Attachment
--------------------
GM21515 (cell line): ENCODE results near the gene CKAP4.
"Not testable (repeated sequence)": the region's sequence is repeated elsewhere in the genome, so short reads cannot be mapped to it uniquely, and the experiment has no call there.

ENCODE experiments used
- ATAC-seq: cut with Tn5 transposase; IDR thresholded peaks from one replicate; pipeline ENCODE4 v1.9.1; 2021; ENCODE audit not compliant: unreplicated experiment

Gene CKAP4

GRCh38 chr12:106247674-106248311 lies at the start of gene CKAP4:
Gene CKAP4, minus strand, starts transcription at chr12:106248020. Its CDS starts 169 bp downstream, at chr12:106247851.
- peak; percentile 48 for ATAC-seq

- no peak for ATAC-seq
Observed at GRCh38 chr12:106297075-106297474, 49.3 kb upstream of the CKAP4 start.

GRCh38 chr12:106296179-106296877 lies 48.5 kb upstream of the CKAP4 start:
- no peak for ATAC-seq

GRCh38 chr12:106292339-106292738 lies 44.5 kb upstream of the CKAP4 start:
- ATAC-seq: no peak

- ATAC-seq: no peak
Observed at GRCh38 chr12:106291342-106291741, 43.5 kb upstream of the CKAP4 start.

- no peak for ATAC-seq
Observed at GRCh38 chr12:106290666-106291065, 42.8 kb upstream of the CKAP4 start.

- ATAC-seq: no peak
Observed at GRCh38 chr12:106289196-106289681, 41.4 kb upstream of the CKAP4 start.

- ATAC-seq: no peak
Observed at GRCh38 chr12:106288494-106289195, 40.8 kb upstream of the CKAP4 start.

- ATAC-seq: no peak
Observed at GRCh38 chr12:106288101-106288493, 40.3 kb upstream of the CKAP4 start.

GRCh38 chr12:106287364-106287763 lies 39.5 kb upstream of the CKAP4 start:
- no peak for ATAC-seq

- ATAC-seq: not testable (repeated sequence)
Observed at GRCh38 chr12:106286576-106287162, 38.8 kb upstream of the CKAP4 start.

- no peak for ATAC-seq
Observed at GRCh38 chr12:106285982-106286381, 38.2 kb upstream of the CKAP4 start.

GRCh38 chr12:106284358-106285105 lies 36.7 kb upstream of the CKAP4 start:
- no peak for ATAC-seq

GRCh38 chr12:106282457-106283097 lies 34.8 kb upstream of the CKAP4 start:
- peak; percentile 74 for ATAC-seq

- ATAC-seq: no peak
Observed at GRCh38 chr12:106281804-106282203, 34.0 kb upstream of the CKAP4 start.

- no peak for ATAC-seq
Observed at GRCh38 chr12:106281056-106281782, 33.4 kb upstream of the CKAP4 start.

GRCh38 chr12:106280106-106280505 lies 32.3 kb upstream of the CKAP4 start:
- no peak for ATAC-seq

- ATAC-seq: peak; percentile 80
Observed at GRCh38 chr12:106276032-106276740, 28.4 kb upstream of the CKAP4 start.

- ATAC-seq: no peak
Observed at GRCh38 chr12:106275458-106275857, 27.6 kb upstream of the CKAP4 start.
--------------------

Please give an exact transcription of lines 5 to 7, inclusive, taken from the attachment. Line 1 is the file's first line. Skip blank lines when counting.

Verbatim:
Gene CKAP4

GRCh38 chr12:106247674-106248311 lies at the start of gene CKAP4:
Gene CKAP4, minus strand, starts transcription at chr12:106248020. Its CDS starts 169 bp downstream, at chr12:106247851.